Committee co-chair Sen. Cheri Steinmetz (R-Lingle) said the request for state money “is a pretty big ask.

“Have you talked about a little bit more of the burden shifting toward the [irrigation] district — at least some of it — because it’s a lot of money?” she asked.

Mead said polling of irrigators almost a decade ago indicated they were willing to assess only so much.

“That’s how they came up with the $25 per acre-foot,” he said. “They would have to go back to the drawing board to figure out ‘would everybody be willing to … pay an assessment of $30 or $35.’”

He explained the arrangement in an email to WyoFile after the meeting. “The Shell Valley [Watershed Improvement District] offered shares to their members,” he wrote. “Each share is 1 acre-foot. The shareholder would be required to pay into the District each year that $25/AF, regardless of whether they use their water in a given year or not.”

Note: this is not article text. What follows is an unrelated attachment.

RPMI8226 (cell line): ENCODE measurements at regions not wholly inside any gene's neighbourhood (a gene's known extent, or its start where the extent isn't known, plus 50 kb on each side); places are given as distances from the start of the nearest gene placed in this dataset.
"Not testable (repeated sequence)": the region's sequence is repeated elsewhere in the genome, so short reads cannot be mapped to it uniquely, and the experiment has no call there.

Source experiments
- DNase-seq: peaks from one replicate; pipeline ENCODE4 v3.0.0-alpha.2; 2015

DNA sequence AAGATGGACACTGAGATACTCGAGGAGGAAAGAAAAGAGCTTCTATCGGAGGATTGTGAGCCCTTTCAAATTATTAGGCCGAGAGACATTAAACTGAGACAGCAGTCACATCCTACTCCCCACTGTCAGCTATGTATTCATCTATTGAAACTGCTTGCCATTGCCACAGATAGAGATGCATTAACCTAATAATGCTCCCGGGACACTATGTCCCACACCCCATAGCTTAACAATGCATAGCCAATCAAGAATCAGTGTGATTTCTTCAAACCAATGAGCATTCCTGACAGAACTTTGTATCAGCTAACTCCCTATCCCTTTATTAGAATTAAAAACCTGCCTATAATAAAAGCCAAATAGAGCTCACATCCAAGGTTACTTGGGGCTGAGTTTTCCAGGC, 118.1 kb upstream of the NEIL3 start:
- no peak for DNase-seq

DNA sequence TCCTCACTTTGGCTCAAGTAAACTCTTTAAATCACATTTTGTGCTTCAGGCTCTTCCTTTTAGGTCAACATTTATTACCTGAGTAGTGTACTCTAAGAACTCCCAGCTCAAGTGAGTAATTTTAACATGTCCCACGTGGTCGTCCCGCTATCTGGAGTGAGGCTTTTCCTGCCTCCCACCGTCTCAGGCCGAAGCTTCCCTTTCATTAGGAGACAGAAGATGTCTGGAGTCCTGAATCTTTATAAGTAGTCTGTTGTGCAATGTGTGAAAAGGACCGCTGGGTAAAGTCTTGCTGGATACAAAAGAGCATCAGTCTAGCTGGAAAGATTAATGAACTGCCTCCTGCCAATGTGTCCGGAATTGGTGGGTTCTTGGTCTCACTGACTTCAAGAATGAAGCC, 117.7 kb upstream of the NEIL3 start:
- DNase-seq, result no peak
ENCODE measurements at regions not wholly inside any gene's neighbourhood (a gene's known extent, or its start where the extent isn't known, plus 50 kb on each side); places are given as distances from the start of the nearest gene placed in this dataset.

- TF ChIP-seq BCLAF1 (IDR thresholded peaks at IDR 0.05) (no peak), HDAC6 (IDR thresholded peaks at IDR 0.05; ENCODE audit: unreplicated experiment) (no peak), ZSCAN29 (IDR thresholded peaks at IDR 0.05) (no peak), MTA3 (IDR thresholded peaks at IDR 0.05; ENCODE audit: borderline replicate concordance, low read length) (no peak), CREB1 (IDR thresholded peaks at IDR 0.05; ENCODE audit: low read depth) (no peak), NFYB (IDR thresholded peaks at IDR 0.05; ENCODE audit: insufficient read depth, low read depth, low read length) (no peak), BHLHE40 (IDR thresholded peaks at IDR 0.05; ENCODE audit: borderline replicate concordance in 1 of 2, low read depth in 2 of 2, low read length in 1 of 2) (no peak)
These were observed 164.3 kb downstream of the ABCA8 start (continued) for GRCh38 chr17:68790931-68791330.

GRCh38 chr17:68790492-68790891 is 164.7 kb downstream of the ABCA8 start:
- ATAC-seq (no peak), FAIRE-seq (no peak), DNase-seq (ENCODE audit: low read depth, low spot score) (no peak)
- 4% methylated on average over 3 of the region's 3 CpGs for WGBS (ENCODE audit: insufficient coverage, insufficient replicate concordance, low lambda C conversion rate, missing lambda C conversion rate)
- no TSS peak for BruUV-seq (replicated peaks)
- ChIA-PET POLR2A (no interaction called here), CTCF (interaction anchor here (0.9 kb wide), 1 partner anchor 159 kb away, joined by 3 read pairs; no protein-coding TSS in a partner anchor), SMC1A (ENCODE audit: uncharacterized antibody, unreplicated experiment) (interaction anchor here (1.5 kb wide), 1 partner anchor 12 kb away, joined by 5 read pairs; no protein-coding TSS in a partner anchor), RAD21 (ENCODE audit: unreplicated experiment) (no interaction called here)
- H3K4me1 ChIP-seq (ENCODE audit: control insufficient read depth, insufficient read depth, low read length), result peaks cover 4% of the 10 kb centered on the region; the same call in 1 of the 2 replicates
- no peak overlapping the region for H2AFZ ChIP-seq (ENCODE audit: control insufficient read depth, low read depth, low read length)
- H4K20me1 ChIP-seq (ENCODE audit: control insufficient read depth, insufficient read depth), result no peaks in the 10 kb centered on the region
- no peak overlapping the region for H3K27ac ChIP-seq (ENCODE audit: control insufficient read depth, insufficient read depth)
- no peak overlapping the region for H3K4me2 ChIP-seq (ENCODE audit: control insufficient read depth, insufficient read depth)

Mead told committee members irrigation district representatives were present to answer questions, but committee members shifted the subject to the water rights in the reservoir’s designated conservation pool. Shell irrigators were never called to answer Steinmetz’s query.

Because the state will pay for so much of the project, committee members asked whether Wyoming should own the dam and reservoir to ensure the state investment is properly maintained. Mead said the irrigation district would likely be responsible.

“It’s a high-hazard structure, and if they don’t maintain it, then it’s their liability if something goes wrong,” he told the committee. “So that’s pretty good incentive, in my opinion, to keep it operating and maintained to the best of their ability.”

An enlarged Leavitt Reservoir would capture additional runoff from the Bighorn Mountains north of Shell and above Greybull. (Google Earth)

Angus M. Thuermer Jr. is the natural resources reporter for WyoFile. He is a veteran Wyoming reporter and editor with more than 35 years experience in Wyoming. Contact him at angus@wyofile.com or (307)...

Join the Conversation